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Louisville Archbishop Joseph Kurtz became the new president of the United States Conference of Catholic Bishops on Tuesday. While his election was no surprise — Kurtz became the organization's vice president in 2010 — it should clarify some confusion over the American Catholic Church's direction following Pope Francis's call to shift the church's emphasis towards social justice. Kurtz, the new head of an organization that more or less sets the agenda for the U.S. Catholic leadership, used to run its advocacy against same-sex marriage. Kurtz's three-year term will follow that of New York Cardinal Timothy Dolan. 

Until 2010, Kurtz was the chair of the Ad Hoc Committee for the Defense of Marriage. Among other things, he spoke out strongly against an earlier iteration of the Employment Nondiscrimination Act, a bill recently passed in the Senate that would protect gay and transgender Americans against workplace discrimination. The anti-abortion LifeSiteNews also notes that Kurtz was behind a 2012 blessing issued by the Vatican offering prayers for developing fetuses in the womb. Among those opposed to same-sex marriage, Kurtz received particular praise for his statement of praise following the New Jersey Senate's failure to pass a same-sex marriage bill: 

Preserving marriage between one man and one woman is a matter of justice; indeed it is one of the premier social justice issues of our time. It does not deny but rather supports basic human rights—especially the rights of children,” Archbishop Kurtz said. “The recent New York Senate vote and the vote in New Jersey witness to this fact.”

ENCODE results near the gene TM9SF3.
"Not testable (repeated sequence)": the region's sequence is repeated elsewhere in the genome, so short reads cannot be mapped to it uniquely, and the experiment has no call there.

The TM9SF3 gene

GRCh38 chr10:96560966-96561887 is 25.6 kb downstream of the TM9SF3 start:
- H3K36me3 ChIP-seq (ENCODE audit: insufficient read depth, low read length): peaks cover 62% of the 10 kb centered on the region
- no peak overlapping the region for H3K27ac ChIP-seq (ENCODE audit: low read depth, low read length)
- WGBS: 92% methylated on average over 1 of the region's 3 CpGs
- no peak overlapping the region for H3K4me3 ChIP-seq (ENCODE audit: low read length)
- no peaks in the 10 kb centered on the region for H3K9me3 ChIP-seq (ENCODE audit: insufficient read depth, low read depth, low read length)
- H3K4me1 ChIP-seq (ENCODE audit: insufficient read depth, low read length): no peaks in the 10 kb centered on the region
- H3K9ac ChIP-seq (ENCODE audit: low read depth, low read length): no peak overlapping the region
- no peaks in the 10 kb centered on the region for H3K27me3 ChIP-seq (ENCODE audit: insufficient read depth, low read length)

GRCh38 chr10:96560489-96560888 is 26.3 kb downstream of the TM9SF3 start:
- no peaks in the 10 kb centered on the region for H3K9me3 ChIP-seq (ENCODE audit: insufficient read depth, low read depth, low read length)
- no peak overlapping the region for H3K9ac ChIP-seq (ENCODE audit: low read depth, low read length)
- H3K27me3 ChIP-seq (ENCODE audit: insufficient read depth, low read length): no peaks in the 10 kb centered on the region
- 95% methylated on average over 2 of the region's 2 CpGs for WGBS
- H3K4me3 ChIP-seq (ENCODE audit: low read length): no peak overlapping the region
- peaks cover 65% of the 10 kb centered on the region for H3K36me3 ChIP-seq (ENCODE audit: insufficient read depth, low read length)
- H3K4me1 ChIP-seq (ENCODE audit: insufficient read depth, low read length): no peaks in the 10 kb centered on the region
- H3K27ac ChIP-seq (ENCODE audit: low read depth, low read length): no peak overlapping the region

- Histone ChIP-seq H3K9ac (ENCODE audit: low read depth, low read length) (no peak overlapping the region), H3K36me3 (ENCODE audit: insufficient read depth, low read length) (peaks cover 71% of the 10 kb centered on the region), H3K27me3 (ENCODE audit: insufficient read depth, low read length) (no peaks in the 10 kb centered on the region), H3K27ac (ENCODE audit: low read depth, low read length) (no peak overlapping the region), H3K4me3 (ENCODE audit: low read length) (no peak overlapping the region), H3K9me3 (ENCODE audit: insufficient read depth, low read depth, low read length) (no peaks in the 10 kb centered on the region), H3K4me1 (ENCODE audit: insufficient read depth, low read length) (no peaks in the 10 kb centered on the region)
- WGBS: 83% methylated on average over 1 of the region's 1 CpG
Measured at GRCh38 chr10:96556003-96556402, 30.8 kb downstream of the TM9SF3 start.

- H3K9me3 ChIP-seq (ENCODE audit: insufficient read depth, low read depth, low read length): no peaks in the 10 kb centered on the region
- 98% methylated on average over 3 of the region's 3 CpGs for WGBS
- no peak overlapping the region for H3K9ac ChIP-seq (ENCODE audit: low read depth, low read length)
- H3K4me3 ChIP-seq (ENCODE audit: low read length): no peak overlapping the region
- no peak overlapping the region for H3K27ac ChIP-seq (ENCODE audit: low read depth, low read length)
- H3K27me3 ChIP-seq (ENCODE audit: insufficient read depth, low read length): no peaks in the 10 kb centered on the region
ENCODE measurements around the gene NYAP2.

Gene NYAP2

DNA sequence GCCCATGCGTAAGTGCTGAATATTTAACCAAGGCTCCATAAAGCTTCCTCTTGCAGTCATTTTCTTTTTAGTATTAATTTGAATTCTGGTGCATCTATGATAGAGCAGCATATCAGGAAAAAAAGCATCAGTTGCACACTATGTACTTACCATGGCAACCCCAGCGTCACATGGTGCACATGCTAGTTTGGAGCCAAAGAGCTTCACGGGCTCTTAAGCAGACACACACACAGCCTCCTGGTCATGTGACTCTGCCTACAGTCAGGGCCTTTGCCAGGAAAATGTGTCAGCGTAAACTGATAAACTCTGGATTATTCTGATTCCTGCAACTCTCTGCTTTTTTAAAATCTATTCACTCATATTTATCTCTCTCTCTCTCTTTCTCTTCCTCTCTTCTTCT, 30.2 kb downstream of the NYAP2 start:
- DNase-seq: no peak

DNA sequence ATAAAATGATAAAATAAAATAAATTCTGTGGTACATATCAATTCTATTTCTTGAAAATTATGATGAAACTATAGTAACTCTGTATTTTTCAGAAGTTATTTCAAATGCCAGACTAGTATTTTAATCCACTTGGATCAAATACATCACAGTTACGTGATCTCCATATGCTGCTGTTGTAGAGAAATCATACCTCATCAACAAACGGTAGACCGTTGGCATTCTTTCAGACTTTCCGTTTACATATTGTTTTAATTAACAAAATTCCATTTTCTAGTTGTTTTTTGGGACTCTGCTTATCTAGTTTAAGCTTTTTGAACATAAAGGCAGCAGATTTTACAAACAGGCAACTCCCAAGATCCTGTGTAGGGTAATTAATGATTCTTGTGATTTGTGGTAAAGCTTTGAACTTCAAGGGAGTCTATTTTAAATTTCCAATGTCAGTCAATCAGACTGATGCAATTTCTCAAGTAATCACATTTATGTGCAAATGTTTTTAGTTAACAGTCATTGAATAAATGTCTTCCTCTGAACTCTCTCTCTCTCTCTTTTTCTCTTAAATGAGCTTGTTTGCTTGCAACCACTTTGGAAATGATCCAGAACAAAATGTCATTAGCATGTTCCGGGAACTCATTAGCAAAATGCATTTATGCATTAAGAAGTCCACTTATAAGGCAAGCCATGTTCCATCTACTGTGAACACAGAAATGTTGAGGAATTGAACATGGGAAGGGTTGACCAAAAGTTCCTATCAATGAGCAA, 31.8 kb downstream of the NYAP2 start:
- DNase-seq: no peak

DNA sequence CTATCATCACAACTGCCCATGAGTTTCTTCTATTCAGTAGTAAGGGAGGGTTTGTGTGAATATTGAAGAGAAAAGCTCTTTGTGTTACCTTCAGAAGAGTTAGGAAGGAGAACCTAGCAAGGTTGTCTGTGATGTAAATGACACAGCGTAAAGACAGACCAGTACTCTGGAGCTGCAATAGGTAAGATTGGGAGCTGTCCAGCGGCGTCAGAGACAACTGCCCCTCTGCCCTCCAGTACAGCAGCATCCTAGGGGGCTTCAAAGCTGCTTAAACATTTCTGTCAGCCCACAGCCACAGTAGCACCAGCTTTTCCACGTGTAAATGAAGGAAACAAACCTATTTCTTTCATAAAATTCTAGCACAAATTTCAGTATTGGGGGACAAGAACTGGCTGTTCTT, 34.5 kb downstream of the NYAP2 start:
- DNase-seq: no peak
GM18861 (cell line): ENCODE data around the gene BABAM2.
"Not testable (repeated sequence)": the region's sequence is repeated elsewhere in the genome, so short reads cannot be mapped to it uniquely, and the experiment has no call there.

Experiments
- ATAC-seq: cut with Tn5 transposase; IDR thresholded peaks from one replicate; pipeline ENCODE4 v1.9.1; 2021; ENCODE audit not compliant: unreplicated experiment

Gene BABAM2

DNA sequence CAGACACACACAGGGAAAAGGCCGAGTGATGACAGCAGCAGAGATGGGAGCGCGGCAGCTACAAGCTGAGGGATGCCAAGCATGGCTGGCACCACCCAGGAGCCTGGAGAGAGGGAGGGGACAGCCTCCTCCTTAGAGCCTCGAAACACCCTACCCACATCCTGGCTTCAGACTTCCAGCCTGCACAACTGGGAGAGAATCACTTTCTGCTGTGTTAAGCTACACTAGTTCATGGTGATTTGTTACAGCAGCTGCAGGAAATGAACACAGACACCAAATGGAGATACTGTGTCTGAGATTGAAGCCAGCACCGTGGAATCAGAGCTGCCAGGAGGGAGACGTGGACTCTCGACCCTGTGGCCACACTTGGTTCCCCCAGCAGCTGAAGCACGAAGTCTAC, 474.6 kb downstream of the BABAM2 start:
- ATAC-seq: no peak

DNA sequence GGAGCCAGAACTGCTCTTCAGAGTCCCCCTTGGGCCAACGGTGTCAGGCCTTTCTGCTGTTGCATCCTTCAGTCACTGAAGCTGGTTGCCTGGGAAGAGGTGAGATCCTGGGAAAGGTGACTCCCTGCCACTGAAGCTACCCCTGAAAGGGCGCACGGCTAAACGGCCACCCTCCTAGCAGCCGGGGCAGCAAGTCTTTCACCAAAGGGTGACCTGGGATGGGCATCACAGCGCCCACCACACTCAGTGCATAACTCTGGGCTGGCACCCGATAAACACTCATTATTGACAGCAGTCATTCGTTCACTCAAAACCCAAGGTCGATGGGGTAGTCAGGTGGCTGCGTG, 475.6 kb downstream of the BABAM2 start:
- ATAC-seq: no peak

In electing Kurtz, bishops passed over a handful of more progressive candidates, along with Los Angeles Archbishop Jose Gomez. If elected, Gomez would have been the first Latino in the organization's upper ranks. The bishops selected Cardinal Daniel DiNardo of Houston as vice president. Both are generally safe choices, as Religion News Service's David Gibson notes, in that neither man seems likely to radically change the USCCB's agenda. DiNardo and Kurtz are moderately conservative, as opposed to hard-liners. And they both have a history of involvement with what has arguably been one of the organization's top priorities in recent years: advocacy for church's conservative position on hot button social issues like gay marriage, abortion, and contraception. Those issues are the same three Pope Francis encouraged Catholics to emphasize just a bit less in favor of a focus on an anti-poverty, Gospel-oriented agenda. 

That doesn't mean it's fair to say that Kurtz is entirely out of line with Francis's hopes for the church. For one thing, the Pope never asked the church to change its doctrine — or to stop advocating — on the social issues he singled out. It's a change of balance, not belief. Then again, the pastoral statement emerging from this year's conference seems to suggest that the organization isn't jumping at the opportunity to demonstrate its enthusiasm for Francis's new direction.

In a statement released Tuesday, the USCCB announced that the conference had approved a pastoral statement on "the effects of pornography on marriages and families, while attending to all those harmed by pornography use and addiction." And those hoping to see the American church's message fall more in line with that of the Pope's recently saw more evidence of just how difficult that task will be. Earlier this month, Francis appointed the Toledo Bishop Leonard Blair as the new Archbishop of Hartford, Connecticut. Blair is largely seen as a "careerist" bishop recently notable for leading the church's investigation into the activism of American nuns. 

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